This one was a ton of fun to watch as UCLA shook off a sluggish start to run past Kentucky at Rupp Arena. CBT’s Rob Dauster has the story on this one and why it was important for both teams.

IMPORTANT OUTCOMES

No. 25 West Virginia 66, No. 6 Virginia 57: Bob Huggins’ group has a potential signature victory as West Virginia won a big one on the road. I have more about why this one is particularly important for West Virginia here.

No. 9 Baylor 76, No. 7 Xavier 61: The Bears added to what is the best résumé in college basketball with an impressive win over a very good Xavier team. Manu Lecomte was the star of the show, finishing with 24 points and five assists. We went in depth on this game here.

No. 5 Duke 94, Maine 55: It wasn’t the outcome as much as the fact that Jayson Tatum and Marques Bolden returned to the floor.

No. 8 Gonzaga 69, No. 16 Arizona 62: The Bulldogs got 18 points from Przemek Karnowski and 16 points from Josh Perkins as they were able to get past a depleted Arizona team dealing with a myriad of injuries. Credit to Arizona, however. They were down 14 points early and managed to make this a game.

Providence 63, No. 21 Rhode Island 60: That’s back-to-back losses for the Rams, and a really nice win for a young Friars team. Kyron Cartwright led the way with 19 points and eight assists.

STARRED

Nigel Hayes, Wisconsin: After just missing a triple-double in a big win over Syracuse in the ACC/Big Ten Challenge earlier this week, Hayes dominated in a 90-70 win over Oklahoma with 28 points on 10-for-13 shooting. Hayes made both of his three-point attempts and also added six assists and two rebounds. Hayes is playing like an All-American lately.

Josh Hart, Villanova: Speaking of All-American caliber play, the senior guard put up a triple-double in the Wildcats’ 88-57 win over Saint Joseph’s as he finished with 16 points, 11 rebounds and 10 assists. Hart was 6-for-10 from the field and 3-for-6 from three-point territory as he had a tremendous outing.

Sebastian Saez, Ole Miss: Underrated nationally, the senior forward had his fourth double-double of the year with 20 points and 16 rebounds in a win over Memphis. Saez also added three blocks as he now has 12 or more rebounds in five games this season.

Anthony Livingston, Texas Tech: The Red Raiders needed three free throws from Livingston with under three seconds left for a one-point win over Rice as Livingston finished with 33 points and seven rebounds.

Collin Smith, George Washington: Also knocking in a huge go-ahead bucket was Smith as his three-pointer with three seconds left gave the Colonials a win over USF. Smith ended up with 22 points and eight rebounds.

STRUGGLED

E.C. Matthews, Rhode Island: Matthews finished 3-for-13 from the floor with just nine points as No. 21 Rhode Island lost their second straight game, this time falling to Providence, 63-60, on the road.

JeQuan Lewis, VCU: Lewis had 23 points and 11 assists in a come-from-behind win over Princeton during the week, but he had just three points and one assists – and turned an ankle – in a 64-46 loss to Illinois in Miami on Saturday.

San Diego State: The Aztecs took a 65-59 loss to Loyola (IL) on Saturday, a loss that puts SDSU is an all-too-familiar hole: Bad losses on their résumé that they won’t be able to make up for in league play.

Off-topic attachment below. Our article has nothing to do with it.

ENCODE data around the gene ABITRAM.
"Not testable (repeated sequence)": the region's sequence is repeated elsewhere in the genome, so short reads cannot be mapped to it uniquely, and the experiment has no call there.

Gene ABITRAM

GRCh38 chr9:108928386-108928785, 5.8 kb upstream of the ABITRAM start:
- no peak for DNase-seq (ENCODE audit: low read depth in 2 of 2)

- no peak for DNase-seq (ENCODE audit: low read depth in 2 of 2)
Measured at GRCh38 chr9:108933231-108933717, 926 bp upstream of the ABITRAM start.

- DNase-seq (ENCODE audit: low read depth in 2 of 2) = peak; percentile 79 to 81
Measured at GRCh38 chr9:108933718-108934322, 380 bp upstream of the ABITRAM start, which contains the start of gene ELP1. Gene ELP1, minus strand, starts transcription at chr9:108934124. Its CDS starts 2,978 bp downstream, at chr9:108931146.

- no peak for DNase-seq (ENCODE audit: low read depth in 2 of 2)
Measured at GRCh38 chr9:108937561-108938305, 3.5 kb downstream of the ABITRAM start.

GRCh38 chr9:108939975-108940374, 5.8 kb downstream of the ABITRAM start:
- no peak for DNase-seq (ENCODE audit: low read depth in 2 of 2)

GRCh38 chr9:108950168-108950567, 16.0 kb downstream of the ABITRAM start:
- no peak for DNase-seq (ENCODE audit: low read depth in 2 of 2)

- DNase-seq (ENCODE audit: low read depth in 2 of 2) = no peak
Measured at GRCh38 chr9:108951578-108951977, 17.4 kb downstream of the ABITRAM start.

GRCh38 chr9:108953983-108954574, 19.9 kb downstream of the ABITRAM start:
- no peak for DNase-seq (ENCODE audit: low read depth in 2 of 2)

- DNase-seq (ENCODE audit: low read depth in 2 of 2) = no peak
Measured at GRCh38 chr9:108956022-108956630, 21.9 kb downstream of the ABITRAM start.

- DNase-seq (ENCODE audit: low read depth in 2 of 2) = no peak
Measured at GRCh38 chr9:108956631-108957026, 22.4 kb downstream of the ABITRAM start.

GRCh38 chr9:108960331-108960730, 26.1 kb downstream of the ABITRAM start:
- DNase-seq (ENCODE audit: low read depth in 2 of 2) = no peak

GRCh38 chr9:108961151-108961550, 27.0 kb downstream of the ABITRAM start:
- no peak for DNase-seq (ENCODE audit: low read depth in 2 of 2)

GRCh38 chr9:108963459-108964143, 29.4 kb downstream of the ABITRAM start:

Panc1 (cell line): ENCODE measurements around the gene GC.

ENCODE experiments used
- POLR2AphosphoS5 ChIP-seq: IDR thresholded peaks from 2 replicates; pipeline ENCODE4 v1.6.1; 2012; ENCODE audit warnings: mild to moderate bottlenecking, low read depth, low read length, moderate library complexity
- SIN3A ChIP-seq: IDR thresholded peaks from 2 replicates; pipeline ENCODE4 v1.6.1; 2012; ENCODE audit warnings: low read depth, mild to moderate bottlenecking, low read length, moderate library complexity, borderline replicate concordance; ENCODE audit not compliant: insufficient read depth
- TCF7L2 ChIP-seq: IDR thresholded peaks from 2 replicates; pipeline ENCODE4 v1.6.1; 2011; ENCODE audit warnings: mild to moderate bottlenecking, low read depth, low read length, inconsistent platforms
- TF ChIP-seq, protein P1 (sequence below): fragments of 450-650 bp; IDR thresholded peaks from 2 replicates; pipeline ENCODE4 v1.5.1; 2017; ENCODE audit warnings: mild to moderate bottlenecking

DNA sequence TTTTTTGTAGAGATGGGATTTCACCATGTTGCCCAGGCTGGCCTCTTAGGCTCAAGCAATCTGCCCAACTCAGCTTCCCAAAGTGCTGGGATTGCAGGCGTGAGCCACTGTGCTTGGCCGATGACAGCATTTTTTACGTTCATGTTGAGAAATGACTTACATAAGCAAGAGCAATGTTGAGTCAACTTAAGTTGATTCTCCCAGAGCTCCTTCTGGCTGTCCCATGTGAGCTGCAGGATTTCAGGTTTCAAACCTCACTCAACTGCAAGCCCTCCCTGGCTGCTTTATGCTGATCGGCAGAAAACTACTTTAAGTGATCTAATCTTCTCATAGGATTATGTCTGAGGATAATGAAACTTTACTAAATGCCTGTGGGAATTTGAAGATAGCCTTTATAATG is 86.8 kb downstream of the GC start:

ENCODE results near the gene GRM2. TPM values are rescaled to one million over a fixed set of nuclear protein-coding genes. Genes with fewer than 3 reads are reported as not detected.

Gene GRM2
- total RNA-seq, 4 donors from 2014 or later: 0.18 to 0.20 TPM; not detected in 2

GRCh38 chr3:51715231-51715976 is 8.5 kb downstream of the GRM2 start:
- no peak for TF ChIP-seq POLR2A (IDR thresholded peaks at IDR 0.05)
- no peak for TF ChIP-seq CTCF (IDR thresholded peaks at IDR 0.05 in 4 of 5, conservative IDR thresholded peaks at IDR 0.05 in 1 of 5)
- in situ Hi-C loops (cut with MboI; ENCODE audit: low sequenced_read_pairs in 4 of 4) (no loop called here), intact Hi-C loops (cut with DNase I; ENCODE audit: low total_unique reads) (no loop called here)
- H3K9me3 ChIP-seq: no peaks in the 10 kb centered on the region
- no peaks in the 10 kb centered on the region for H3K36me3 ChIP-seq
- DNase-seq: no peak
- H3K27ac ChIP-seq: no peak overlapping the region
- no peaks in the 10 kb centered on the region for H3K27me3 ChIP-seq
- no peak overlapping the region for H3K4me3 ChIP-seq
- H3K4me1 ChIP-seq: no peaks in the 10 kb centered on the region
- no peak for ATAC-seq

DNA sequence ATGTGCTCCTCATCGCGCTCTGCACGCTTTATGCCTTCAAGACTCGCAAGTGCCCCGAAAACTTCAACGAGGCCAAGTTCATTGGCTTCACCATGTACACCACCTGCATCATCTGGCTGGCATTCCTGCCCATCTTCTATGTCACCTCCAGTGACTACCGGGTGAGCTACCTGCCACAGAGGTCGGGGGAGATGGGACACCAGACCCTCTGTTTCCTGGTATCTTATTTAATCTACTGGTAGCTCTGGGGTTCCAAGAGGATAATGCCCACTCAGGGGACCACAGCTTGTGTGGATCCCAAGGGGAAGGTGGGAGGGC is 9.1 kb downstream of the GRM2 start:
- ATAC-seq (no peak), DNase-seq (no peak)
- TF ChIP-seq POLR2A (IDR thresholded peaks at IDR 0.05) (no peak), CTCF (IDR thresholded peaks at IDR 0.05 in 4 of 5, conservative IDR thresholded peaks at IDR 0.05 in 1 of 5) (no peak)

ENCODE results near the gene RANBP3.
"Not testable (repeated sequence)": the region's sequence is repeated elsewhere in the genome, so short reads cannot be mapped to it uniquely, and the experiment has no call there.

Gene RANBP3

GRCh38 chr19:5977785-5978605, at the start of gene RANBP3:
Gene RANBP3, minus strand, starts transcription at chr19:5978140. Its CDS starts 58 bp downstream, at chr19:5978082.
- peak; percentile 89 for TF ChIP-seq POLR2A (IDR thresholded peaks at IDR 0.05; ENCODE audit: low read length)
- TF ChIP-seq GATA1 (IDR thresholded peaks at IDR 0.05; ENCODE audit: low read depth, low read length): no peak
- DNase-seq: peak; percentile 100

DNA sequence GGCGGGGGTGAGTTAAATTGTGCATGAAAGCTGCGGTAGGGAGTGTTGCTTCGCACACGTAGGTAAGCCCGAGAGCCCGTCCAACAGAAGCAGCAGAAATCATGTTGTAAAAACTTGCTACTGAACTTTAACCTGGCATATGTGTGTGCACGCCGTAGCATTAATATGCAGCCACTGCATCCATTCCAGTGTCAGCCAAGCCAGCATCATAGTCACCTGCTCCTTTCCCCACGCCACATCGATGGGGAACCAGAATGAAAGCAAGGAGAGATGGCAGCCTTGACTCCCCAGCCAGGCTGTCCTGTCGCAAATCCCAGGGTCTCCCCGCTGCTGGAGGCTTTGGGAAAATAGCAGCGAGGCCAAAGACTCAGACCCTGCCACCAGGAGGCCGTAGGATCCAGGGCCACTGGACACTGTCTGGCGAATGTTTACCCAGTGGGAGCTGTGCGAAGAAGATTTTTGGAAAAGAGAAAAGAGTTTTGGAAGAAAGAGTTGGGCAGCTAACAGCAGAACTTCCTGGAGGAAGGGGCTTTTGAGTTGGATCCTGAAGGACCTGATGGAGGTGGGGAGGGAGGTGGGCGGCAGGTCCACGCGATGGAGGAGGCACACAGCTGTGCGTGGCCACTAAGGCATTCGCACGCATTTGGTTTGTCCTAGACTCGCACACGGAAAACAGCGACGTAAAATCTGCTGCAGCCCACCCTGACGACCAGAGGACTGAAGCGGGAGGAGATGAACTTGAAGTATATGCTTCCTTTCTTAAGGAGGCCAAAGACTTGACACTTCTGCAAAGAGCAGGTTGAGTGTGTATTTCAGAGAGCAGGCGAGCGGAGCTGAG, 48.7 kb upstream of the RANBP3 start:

TOP 25

  • No. 2 Kansas shook off a slow start to knock off Stanford in Phog Allen Fieldhouse, 89-74. Reid Travis was terrific for the Cardinal, finishing with 29 points and nine boards.
  • Using a balanced scoring effort, No. 15 Purdue picked up an easy home win over Morehead State. Freshman guard Carsen Edwards knocked down four triples to finish with a team-high 16 points while Caleb Swanigan and P.J. Thompson both finished with 13 points and six assists.
  • Kelan Martin went for 30 points as No. 18 Butler knocked off Central Arkansas, 82-58.
  • Andrew White hit seven threes and finished with 26 points while Franklin Howard chipped in with 13 assists for No. 22 Syracuse as they held on to beat North Florida, 77-71, in the Carrier Dome.
  • Tyler Dorsey scored 29 points as No. 23 Oregon beat Savannah State, 128-59.

NOTABLE

  • Michigan State avoided a loss at home to Oral Roberts despite playing without Miles Bridges. That’s a positive, I guess.
  • Torin Dorn and Terry Henderson combined for 45 points as N.C. State held on to beat Boston U., 77-73.
  • Solid win for Wake Forest on the road at Richmond as John Collins had 16 points, 13 rebounds.

No. 4 Kansas cruises to 89-74 victory over Stanford

LAWRENCE, KS - DECEMBER 03:  Frank Mason III #0 of the Kansas Jayhawks is reacts after making a basket during the game against the Stanford Cardinal at Allen Fieldhouse on December 3, 2016 in Lawrence, Kansas.  (Photo by Jamie Squire/Getty Images)
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LAWRENCE, Kan. (AP) Jerrod Haase received a long, loud ovation upon his return to Allen Fieldhouse on Saturday.

The rest of the cheers were for the Jayhawks.

Frank Mason III scored 20 points, Devonte Graham delivered an early 3-point barrage and fourth-ranked Kansas pulled away late for an 89-74 victory over Stanford, spoiling the return of the Cardinal’s coach to the building where he once starred as a player.

“Certainly an emotional day,” Haase said. “My emotions right now are more frustrated we didn’t play at a higher level, but for me personally, it means a lot – the reception.”